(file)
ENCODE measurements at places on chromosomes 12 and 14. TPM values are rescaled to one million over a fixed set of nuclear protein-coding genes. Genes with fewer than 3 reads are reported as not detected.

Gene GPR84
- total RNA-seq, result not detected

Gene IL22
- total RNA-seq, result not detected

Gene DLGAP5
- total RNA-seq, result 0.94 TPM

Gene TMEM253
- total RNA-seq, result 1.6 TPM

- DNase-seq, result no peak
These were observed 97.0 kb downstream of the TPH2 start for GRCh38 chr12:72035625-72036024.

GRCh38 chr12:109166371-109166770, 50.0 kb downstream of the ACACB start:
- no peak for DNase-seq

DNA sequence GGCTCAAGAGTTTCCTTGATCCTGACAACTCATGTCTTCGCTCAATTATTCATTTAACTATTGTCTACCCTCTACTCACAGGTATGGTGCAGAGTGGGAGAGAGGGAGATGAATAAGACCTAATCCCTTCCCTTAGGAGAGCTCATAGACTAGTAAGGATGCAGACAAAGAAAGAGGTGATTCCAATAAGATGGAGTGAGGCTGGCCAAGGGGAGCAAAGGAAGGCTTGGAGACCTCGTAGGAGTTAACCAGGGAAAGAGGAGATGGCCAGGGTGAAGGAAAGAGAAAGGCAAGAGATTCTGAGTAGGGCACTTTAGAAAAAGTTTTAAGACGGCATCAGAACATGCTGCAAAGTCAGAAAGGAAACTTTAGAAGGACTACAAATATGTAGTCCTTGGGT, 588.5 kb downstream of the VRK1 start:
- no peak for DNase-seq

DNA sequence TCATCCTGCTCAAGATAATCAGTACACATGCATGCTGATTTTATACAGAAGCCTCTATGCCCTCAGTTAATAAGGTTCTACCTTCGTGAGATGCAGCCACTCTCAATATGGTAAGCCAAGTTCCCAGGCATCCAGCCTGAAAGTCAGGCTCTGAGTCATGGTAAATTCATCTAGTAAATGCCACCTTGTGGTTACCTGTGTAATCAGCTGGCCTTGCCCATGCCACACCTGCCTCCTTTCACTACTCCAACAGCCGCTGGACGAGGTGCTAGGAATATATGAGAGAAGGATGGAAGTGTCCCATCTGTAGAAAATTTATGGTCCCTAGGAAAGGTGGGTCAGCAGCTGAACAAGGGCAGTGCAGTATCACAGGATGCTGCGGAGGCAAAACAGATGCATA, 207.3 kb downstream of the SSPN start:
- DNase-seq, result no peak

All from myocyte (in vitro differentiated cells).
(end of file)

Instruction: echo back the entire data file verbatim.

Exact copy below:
ENCODE measurements at places on chromosomes 12 and 14. TPM values are rescaled to one million over a fixed set of nuclear protein-coding genes. Genes with fewer than 3 reads are reported as not detected.

Gene GPR84
- total RNA-seq, result not detected

Gene IL22
- total RNA-seq, result not detected

Gene DLGAP5
- total RNA-seq, result 0.94 TPM

Gene TMEM253
- total RNA-seq, result 1.6 TPM

- DNase-seq, result no peak
These were observed 97.0 kb downstream of the TPH2 start for GRCh38 chr12:72035625-72036024.

GRCh38 chr12:109166371-109166770, 50.0 kb downstream of the ACACB start:
- no peak for DNase-seq

DNA sequence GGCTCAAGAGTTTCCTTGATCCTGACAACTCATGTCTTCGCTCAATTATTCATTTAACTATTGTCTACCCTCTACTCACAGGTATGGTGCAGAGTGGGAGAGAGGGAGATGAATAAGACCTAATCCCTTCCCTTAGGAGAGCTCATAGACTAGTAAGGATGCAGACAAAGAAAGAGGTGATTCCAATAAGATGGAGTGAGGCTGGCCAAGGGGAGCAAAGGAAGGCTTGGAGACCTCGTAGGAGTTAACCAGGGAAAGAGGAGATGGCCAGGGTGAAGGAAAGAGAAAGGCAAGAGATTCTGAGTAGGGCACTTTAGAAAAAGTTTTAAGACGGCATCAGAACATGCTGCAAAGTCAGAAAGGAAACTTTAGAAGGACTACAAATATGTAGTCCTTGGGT, 588.5 kb downstream of the VRK1 start:
- no peak for DNase-seq

DNA sequence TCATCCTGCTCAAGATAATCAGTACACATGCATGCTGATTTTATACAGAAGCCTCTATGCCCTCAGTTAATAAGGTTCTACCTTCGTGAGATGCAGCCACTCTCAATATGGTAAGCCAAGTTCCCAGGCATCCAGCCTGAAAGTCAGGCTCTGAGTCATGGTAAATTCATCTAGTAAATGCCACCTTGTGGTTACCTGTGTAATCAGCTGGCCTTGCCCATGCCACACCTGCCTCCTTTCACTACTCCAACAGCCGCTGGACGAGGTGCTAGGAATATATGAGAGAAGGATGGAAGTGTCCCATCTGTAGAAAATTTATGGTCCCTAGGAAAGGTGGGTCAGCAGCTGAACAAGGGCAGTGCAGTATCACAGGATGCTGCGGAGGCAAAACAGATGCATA, 207.3 kb downstream of the SSPN start:
- DNase-seq, result no peak

All from myocyte (in vitro differentiated cells).